Stewart Hosie: Some of the measures in the Finance Bill are welcome, as was the Government’s willingness on some occasions to listen and make changes. Of those changes, the inclusion of those with parental responsibilities for vulnerable children in the trust regime was particularly helpful, although a number of other helpful suggestions made by hon. Members on both sides of the House were not taken on board in such a positive manner.

The Bill provided an excellent opportunity to debate the supplementary charge in the North sea, which we believe is a damaging change to the regime. Likewise, the Government’s change to the blended oil regime was subject to detailed debate and correspondence.

We had a useful debate on REITs, which we welcome. Although we believe that the regime, with its stock exchange listing element, is still rigid, we welcome the commitment to review the matter on an ongoing basis, which we too will do.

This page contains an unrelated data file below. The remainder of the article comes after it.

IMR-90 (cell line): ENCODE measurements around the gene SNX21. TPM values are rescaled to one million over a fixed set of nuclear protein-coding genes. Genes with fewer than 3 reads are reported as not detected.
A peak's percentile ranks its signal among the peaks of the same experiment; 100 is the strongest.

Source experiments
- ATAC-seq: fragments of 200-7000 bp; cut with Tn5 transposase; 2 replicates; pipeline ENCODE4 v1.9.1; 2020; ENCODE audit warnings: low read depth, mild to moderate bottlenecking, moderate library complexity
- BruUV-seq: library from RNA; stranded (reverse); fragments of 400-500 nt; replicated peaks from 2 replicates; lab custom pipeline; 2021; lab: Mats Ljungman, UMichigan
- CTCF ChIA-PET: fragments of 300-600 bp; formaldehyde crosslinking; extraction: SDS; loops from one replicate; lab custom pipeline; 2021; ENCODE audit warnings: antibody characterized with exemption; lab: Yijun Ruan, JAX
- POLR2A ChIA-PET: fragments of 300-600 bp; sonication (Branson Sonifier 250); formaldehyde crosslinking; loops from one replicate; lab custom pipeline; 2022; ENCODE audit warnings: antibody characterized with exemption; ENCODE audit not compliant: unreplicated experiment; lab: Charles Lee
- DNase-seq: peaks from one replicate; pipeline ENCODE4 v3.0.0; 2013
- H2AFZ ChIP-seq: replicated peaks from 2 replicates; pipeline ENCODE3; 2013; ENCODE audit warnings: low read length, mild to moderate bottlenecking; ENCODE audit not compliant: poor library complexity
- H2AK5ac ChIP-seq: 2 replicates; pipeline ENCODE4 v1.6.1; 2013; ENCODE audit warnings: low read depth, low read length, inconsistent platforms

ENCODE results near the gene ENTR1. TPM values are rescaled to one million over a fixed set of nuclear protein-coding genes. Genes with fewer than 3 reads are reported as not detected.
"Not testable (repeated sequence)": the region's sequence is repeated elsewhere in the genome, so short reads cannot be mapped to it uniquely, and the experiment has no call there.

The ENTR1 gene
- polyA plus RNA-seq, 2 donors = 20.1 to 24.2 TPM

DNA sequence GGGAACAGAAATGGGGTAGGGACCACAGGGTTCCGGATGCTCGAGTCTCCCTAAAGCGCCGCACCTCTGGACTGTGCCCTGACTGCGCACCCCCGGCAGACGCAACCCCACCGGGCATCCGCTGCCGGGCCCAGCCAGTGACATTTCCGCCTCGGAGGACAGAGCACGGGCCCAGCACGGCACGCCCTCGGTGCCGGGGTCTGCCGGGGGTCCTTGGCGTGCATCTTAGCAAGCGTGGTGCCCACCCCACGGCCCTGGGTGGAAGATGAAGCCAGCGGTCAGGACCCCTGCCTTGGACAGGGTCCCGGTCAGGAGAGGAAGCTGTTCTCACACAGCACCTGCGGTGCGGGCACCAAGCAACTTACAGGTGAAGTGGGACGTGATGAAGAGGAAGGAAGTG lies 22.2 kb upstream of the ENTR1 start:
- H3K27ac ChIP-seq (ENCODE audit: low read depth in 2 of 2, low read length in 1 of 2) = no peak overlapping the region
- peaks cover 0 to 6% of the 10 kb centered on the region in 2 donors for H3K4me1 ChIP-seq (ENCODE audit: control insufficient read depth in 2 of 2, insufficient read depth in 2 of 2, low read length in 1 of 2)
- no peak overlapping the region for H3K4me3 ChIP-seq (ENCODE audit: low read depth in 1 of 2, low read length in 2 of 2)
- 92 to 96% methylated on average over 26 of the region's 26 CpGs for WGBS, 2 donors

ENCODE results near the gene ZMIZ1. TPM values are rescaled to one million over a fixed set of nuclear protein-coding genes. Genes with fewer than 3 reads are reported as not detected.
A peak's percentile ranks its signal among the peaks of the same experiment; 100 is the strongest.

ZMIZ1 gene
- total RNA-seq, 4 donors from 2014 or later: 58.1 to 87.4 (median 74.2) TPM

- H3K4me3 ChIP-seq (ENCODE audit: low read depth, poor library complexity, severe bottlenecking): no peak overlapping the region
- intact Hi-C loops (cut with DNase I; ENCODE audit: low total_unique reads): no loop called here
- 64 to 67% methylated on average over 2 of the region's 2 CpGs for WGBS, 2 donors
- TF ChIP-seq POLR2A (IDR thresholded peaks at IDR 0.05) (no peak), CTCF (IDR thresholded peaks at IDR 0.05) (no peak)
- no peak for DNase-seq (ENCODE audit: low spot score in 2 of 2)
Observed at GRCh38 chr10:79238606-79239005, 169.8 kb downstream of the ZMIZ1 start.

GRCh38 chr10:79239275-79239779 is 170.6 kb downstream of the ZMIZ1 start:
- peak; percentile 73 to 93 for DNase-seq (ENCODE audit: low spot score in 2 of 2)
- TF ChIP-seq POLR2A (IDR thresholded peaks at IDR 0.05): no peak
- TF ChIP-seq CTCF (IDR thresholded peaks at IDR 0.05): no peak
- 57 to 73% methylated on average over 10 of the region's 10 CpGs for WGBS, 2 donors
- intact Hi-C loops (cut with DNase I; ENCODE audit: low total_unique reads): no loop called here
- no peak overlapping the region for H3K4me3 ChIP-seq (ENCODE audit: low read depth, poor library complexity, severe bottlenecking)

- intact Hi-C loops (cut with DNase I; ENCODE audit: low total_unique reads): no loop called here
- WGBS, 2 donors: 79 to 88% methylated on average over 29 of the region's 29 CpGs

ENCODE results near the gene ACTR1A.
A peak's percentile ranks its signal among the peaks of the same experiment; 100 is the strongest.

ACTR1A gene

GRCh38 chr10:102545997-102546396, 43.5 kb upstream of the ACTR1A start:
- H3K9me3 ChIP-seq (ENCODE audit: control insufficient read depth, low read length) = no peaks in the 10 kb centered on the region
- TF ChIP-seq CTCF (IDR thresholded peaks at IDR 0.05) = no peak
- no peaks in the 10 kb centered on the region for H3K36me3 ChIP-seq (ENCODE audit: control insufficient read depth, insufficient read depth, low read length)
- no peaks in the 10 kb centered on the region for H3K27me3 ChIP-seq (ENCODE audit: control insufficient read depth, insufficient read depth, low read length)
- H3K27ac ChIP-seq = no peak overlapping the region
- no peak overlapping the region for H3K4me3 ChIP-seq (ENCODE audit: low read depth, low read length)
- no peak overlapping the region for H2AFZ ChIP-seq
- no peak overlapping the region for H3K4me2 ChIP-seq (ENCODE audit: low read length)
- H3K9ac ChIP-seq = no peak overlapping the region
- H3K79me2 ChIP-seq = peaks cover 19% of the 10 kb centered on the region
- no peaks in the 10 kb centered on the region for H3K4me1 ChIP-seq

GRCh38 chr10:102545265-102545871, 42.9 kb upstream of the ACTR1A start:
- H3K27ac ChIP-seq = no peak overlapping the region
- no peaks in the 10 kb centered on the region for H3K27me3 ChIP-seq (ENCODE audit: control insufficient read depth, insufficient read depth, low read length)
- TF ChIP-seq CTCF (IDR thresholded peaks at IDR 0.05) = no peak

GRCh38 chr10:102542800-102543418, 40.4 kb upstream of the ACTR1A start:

We also had a useful debate on the high cost of fuel. However, it was disappointing that the Government still failed to recognise the requirement to introduce a fuel tax regulator both to provide specific assistance for the road haulage industry and to help those in sparsely populated rural areas who need a car.

The Finance Bill was the result of a Budget that one commentator described as “heavy with light measures”. Chief among those light measures was the abolition of the home computer initiative. The Paymaster General said on a number of occasions that alternatives would be put in place, and today she discussed proposals to provide computers in community centres and by community education departments. However, if someone on a low wage wants to educate themselves and to improve their IT skills, they need a computer in the home. Following the abolition of the home computer initiative, I suspect that a similar initiative will have to be reintroduced in the future.